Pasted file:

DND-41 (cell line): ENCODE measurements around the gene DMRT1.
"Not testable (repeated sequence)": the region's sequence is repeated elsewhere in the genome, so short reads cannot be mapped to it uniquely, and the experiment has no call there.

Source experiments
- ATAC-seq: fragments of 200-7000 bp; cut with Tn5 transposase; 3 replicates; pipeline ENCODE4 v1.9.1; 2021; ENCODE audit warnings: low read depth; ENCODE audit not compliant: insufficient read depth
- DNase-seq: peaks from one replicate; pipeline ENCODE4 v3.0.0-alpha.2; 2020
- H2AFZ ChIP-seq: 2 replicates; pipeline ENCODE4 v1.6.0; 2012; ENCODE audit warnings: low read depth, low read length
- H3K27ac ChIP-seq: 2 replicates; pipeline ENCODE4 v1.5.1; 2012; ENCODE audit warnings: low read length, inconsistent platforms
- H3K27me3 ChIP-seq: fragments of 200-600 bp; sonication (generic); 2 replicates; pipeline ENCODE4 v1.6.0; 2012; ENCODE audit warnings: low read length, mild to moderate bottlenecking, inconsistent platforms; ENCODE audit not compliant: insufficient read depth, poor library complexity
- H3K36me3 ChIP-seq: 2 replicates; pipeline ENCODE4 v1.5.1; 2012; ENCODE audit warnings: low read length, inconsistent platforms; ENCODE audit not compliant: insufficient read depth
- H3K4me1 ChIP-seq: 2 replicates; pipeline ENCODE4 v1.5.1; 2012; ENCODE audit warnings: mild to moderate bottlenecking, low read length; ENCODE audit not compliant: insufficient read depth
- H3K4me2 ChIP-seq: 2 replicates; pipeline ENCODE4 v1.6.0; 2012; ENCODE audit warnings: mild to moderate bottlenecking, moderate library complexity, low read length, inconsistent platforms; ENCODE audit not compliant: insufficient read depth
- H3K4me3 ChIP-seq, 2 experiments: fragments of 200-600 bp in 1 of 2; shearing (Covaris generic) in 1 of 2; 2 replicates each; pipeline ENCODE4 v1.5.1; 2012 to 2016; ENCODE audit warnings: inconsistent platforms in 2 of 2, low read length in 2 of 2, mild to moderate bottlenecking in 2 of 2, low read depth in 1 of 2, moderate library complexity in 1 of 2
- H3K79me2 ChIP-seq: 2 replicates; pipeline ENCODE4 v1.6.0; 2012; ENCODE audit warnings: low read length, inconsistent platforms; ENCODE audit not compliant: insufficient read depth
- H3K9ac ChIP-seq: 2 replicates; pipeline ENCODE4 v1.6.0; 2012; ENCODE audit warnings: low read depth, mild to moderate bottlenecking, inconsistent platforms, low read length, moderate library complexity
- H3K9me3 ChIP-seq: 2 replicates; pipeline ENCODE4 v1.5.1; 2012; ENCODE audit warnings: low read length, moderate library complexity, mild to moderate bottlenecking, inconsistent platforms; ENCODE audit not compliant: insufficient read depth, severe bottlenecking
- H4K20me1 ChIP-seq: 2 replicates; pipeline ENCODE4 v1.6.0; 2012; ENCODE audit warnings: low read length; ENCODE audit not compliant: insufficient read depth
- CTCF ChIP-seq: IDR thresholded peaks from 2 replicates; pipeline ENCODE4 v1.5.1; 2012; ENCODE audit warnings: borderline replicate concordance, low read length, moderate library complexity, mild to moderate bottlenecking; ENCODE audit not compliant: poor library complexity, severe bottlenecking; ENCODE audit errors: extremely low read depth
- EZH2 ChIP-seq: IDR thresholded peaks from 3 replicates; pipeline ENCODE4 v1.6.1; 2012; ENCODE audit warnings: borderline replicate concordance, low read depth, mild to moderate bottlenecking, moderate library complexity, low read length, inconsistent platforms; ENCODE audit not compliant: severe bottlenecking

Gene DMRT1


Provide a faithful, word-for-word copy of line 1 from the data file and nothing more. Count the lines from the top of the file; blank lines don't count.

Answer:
DND-41 (cell line): ENCODE measurements around the gene DMRT1.